Sixty-year-olds who meet up with friends and family on a regular basis are less likely to develop the illness years later. Of more than 10,000 civil servants quizzed in the study, those aged 60 who saw pals almost daily were 12 per cent less likely to develop the disease than those who only saw them every few months.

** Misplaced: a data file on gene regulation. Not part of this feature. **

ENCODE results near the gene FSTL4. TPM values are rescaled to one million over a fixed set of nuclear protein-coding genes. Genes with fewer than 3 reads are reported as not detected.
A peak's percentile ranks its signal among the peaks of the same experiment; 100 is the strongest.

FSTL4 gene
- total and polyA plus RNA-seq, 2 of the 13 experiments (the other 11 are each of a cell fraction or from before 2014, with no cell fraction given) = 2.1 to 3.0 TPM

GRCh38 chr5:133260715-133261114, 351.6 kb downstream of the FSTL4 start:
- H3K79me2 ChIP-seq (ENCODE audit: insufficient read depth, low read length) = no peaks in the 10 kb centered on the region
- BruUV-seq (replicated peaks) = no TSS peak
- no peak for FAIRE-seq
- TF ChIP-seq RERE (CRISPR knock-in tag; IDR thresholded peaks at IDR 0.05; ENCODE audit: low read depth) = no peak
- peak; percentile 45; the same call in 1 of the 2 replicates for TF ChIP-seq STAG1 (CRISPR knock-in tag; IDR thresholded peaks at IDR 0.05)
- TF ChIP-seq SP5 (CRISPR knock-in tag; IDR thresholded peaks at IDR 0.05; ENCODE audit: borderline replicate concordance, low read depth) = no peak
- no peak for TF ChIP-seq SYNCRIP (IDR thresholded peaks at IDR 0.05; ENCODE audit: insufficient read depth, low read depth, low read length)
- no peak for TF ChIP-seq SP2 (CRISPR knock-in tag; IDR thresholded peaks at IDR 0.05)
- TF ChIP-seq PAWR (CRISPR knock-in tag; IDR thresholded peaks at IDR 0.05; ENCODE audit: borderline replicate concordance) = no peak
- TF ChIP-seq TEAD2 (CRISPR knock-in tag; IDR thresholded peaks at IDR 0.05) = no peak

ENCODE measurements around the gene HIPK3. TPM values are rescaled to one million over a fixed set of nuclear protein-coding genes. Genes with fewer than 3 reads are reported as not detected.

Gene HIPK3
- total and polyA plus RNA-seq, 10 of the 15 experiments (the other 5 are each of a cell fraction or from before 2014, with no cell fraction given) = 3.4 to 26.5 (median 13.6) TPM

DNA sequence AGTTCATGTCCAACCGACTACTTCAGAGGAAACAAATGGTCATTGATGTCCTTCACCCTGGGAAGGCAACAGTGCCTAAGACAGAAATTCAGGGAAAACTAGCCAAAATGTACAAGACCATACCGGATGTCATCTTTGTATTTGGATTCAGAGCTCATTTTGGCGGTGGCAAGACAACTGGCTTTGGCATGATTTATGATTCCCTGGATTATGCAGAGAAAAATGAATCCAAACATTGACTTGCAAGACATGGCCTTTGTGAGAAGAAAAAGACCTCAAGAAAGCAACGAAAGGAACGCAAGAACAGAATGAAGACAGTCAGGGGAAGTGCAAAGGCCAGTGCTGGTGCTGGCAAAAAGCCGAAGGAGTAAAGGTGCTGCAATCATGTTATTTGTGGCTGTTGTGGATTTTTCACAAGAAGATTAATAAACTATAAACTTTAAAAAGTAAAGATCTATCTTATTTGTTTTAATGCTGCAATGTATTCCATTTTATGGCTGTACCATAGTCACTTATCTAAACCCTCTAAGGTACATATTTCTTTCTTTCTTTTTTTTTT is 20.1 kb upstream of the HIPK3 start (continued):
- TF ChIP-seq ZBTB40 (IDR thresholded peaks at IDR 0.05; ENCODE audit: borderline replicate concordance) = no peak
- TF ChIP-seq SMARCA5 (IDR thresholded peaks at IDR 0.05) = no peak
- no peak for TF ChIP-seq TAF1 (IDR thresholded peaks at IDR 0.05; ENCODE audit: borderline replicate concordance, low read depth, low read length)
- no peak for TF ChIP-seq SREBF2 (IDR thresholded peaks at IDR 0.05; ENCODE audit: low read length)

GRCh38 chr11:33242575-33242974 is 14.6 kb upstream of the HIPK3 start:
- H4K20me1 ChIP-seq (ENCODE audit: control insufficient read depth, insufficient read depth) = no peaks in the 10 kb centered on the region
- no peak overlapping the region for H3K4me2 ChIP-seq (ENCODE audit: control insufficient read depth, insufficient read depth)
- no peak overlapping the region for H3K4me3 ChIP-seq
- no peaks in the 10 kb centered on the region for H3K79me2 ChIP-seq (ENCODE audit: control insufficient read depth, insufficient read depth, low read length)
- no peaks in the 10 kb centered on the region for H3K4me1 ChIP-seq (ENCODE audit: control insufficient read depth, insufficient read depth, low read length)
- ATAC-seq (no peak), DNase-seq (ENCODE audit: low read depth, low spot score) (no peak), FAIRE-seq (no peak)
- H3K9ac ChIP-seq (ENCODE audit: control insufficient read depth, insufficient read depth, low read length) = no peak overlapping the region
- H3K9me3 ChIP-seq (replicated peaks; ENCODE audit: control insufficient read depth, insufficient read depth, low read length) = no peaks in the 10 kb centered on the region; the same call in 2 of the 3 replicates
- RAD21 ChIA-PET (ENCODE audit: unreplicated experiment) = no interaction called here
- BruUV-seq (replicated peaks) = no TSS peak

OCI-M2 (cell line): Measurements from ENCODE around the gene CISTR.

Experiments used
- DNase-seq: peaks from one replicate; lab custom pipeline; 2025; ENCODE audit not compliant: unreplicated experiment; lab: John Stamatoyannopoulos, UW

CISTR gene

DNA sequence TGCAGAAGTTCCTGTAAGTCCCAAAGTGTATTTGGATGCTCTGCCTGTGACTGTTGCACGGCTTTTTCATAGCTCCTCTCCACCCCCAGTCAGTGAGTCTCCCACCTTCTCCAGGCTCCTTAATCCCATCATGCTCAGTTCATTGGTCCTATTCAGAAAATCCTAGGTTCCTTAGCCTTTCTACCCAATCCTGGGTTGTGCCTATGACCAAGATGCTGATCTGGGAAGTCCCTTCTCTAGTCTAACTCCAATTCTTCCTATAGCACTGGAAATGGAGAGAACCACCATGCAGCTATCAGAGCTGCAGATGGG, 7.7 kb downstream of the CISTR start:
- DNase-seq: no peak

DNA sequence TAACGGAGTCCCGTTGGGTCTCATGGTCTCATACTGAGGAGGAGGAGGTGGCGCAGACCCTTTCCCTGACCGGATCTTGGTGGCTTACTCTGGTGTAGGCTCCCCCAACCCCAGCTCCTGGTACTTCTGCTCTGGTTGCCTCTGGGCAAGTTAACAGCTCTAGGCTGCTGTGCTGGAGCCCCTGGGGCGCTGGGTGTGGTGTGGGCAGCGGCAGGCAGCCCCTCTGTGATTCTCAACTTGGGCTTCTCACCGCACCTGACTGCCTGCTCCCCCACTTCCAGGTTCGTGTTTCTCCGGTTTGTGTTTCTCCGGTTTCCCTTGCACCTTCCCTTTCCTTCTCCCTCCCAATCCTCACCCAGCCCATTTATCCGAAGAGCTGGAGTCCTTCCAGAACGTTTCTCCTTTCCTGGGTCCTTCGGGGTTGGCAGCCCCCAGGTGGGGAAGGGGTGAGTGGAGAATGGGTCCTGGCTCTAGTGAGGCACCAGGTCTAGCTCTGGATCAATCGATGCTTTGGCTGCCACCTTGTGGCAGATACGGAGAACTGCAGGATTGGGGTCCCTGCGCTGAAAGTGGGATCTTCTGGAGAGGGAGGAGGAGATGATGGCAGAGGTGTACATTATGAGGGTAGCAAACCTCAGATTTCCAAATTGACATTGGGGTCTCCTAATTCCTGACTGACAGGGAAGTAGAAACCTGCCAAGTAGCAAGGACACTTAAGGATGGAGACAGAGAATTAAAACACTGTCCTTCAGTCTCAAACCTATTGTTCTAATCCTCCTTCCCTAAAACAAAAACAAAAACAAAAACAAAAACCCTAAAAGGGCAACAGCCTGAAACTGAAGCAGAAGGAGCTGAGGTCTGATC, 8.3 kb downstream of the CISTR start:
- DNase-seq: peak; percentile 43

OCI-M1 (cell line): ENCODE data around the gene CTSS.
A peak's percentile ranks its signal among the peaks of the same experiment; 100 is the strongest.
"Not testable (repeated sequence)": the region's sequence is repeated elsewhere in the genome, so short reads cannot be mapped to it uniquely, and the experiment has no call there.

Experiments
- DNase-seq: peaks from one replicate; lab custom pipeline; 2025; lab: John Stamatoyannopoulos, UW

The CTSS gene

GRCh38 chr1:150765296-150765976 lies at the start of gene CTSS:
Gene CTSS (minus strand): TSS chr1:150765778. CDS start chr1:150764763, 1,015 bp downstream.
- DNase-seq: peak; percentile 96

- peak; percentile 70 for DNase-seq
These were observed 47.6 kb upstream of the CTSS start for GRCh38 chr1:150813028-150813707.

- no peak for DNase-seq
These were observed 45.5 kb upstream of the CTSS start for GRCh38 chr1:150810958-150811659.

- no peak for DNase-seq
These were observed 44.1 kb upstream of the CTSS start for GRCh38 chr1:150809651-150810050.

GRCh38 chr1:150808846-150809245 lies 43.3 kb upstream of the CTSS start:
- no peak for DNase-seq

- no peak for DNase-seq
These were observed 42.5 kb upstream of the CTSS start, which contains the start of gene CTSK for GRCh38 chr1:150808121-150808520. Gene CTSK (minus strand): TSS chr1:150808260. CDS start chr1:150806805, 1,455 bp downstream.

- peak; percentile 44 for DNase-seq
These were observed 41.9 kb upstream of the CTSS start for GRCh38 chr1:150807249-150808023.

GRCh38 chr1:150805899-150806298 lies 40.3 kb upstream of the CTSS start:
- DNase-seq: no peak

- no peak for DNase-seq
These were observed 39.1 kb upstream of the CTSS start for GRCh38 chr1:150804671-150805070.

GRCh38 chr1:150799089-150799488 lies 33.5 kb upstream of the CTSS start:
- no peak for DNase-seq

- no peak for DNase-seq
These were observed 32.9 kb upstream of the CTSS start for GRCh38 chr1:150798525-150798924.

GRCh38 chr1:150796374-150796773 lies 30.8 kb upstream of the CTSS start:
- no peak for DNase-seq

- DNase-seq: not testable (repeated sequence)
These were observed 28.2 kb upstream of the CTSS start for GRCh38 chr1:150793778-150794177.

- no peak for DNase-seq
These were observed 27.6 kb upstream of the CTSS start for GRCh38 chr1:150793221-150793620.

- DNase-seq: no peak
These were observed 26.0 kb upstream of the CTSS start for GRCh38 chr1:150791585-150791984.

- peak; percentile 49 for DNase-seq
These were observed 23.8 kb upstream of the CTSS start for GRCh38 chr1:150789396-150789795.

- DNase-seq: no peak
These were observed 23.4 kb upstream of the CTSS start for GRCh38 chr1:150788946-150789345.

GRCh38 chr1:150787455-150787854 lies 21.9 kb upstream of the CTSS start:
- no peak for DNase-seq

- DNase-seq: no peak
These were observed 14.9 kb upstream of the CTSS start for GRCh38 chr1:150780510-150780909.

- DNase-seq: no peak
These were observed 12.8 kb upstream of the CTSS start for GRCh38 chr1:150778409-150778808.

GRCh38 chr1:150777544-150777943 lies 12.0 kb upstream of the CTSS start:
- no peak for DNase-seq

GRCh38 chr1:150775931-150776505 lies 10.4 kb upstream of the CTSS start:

Study senior author Professor Gill Livingston, at University College London, said it is believed social contacts boosted “cognitive reserve”.
She said: “While it may not stop brains from changing, cognitive reserve could help people cope better with the effects of age and delay symptoms of dementia.”
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